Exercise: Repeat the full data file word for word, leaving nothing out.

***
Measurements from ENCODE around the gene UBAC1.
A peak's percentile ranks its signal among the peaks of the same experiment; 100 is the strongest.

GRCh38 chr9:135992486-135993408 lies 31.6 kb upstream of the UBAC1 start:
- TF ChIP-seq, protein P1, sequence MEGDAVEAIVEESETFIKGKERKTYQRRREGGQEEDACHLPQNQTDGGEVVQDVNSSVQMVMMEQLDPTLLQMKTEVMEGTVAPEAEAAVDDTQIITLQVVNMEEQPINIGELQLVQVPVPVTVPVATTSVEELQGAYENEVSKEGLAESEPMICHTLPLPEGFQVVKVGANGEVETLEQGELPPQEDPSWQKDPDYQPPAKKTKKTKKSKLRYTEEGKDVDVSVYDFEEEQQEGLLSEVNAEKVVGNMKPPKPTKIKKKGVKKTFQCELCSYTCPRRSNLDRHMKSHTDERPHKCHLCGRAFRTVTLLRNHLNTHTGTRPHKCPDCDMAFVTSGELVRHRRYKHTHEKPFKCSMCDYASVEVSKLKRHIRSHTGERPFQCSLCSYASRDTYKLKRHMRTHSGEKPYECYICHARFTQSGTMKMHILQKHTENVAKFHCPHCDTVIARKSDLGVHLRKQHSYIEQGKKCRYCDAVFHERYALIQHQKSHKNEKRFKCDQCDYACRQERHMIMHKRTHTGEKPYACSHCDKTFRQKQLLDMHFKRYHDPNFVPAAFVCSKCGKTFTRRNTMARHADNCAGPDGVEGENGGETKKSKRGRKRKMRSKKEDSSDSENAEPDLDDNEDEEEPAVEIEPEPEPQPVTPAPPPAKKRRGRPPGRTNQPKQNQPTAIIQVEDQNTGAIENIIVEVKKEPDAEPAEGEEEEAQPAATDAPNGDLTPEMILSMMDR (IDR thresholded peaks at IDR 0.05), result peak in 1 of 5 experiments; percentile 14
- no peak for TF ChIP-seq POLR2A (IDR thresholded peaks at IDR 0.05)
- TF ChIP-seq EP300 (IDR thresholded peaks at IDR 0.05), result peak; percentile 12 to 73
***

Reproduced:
Measurements from ENCODE around the gene UBAC1.
A peak's percentile ranks its signal among the peaks of the same experiment; 100 is the strongest.

GRCh38 chr9:135992486-135993408 lies 31.6 kb upstream of the UBAC1 start:
- TF ChIP-seq, protein P1, sequence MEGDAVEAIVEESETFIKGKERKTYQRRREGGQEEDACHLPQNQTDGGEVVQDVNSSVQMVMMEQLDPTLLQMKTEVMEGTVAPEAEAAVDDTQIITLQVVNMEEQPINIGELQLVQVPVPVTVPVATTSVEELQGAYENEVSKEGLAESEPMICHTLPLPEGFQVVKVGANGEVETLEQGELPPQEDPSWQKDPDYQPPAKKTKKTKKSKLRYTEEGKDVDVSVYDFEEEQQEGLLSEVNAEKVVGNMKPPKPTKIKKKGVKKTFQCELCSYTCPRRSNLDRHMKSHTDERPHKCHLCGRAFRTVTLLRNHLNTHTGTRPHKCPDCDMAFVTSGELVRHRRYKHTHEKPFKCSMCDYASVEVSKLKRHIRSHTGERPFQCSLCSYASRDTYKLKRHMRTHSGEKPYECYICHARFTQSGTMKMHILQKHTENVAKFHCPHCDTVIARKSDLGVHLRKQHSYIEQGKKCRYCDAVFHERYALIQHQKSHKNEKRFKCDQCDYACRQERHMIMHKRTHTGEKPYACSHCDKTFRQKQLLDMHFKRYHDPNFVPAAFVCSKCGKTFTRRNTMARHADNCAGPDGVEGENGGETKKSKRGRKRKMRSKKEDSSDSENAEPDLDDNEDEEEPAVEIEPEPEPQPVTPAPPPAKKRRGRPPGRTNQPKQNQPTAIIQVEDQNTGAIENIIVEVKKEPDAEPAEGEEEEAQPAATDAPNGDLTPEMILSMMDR (IDR thresholded peaks at IDR 0.05), result peak in 1 of 5 experiments; percentile 14
- no peak for TF ChIP-seq POLR2A (IDR thresholded peaks at IDR 0.05)
- TF ChIP-seq EP300 (IDR thresholded peaks at IDR 0.05), result peak; percentile 12 to 73